Oral Reading Fluency Playlist https://www.youtube.com/playlist?list=PLfQSN9FlyB6RumUTLuDAGY3m6YpBLHSsw
1:08 Introduction to our reading
1:35 What is this reading about?
2:03 Vocabulary Notes
4:47 First Reading: listen
6:50 Second Reading: listen and repeat
10:57 Third Reading: slow reading
13:28 Fourth Reading: fast reading
15:38 Post-reading Thoughts
Practice Text 24 “Sisters”
Word count: 220
The readings in this series use HIGH FREQUENCY VOCABULARY.
This text uses words from General Service List (GSL) #1-1050
Exceptions: mistake #1062, sister #1368, alike #1912, aloud #2043
88.3929% high frequency (#1-1000)
4.9107% high frequency (#1001-2000)
Off-list: ah, Amy, Lisa
Gunning Fox Index
7.9 on https://readability-score.com/
7.8 on https://www.usingenglish.com/
CEFR Level: B1
Link to related blog post.
You can use the practice text for a dictation, a gapped text, or other form of classroom practice. For your convenience, here is the text you can copy and paste into a Word document.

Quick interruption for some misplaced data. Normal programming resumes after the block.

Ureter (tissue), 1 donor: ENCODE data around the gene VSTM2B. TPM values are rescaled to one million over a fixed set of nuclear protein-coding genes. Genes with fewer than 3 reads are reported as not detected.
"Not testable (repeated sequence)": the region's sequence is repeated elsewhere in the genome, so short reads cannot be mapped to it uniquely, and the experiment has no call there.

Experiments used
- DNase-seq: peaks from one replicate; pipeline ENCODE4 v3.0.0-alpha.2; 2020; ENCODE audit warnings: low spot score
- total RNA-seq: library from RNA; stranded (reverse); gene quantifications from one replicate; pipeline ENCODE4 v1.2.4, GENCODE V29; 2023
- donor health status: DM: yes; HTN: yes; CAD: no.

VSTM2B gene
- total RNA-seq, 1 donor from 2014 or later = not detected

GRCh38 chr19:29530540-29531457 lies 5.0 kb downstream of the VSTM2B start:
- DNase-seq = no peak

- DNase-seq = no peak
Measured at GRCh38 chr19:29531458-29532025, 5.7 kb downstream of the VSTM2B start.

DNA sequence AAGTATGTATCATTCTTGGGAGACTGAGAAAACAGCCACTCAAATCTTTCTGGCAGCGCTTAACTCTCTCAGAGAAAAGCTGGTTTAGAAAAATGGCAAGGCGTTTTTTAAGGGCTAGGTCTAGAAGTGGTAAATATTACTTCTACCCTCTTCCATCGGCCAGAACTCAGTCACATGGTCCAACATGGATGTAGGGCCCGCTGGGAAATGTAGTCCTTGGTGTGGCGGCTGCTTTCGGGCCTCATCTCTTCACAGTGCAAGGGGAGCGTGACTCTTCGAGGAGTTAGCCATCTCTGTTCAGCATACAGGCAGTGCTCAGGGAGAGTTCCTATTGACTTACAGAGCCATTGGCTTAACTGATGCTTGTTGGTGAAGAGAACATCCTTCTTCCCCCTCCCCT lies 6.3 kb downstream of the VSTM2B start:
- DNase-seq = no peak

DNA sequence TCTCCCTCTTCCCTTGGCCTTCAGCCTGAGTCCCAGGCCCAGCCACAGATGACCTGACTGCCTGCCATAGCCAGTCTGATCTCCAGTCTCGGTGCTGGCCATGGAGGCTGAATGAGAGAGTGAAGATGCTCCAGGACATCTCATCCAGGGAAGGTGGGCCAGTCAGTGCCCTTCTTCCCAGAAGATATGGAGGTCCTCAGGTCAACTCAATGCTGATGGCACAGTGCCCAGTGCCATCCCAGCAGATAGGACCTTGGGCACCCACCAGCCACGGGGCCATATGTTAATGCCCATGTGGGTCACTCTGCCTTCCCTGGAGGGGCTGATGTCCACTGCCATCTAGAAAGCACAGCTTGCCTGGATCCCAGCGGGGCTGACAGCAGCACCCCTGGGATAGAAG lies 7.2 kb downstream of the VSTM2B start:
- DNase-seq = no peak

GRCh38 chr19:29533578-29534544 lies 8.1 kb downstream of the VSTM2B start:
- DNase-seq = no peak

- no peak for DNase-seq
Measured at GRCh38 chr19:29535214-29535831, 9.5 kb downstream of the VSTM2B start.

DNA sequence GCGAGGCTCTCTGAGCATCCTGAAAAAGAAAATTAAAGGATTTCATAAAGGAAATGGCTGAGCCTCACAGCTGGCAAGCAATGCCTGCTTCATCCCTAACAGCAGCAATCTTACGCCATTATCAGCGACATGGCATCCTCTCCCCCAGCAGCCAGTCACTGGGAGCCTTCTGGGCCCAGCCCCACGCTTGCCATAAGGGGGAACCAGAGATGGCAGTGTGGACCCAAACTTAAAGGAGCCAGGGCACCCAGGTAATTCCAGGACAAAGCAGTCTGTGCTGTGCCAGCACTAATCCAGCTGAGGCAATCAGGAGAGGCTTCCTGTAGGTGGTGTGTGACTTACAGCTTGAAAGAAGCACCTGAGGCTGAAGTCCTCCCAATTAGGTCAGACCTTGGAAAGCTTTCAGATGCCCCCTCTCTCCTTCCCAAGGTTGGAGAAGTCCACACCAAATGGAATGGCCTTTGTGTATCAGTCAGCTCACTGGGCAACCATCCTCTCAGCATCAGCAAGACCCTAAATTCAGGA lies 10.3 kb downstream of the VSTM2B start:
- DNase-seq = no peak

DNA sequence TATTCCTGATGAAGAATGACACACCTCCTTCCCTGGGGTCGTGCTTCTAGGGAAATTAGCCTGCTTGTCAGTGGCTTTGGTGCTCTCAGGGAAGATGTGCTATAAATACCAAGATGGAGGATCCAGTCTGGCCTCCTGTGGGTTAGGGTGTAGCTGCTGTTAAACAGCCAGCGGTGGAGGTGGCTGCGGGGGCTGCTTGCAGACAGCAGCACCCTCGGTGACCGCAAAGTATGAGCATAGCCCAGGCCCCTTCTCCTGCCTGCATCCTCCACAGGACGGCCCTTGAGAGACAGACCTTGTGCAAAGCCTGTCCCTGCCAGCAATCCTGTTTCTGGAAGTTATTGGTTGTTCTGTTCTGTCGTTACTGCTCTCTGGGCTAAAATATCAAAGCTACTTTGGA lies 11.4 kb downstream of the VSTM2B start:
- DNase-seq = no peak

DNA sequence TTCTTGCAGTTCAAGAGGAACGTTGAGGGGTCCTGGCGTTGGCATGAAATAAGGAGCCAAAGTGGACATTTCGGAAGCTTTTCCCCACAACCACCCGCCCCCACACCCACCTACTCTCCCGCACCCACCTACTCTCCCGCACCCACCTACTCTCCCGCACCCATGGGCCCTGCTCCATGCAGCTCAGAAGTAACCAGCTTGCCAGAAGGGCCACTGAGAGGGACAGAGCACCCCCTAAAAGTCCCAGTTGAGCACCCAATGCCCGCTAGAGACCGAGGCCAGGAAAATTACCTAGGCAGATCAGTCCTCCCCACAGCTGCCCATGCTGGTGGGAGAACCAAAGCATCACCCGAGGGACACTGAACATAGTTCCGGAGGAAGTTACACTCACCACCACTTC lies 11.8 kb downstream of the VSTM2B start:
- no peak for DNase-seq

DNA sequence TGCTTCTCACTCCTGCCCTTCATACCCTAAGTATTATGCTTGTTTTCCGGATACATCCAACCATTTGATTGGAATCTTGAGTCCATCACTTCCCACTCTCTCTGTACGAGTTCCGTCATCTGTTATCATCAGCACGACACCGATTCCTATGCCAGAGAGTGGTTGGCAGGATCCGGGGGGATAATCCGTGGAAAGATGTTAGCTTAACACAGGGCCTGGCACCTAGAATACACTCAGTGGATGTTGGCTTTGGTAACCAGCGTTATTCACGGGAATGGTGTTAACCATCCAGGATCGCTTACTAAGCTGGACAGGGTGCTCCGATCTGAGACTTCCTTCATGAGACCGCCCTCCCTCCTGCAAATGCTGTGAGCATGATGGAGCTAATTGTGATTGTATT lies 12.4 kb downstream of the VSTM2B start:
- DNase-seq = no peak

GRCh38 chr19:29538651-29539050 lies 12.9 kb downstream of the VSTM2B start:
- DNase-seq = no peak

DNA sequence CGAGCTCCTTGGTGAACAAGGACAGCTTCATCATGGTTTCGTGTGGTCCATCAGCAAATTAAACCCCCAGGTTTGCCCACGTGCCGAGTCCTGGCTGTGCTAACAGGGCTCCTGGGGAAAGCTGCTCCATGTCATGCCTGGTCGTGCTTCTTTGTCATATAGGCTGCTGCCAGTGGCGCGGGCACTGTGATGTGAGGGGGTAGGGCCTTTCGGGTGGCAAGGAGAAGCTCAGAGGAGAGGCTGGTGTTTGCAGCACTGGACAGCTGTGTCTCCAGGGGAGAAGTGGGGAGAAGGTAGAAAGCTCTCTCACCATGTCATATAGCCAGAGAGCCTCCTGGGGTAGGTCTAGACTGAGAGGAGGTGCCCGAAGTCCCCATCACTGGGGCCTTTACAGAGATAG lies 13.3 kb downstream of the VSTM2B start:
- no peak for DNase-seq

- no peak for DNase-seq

Amy’s older sister was the pretty one. Even as a little girl, Lisa caught people’s attention. In Amy’s case, people regarded her as a quiet, serious child. Around the age of seven, Amy began to recognize that she and Lisa shared little in common. A single year separated them, but through blood they shared the same parents, the same hair color, and very little else.
As they grew older, Amy felt their differences become stronger. Lisa walked around with a broad, happy smile and could easily laugh with others. Amy, though not unhappy by nature, chose to contain her feelings rather than express them freely. So while Lisa could gather an audience to listen to her every word, Amy spoke in a soft voice that not everyone made the effort to hear.
It was almost impossible to understand why their father frequently mixed up their names. He would smile at his mistake and say, “Ah girls, you’re more alike than you think.” The daughters disagreed.
Lisa is the special one, thought Amy. She has the face and the voice that people remember.
Amy is the special one, thought Lisa. She has a sharp mind and is at the top of her class.
The common thought that neither girl would say aloud was, “I wish I were more like my sister.”
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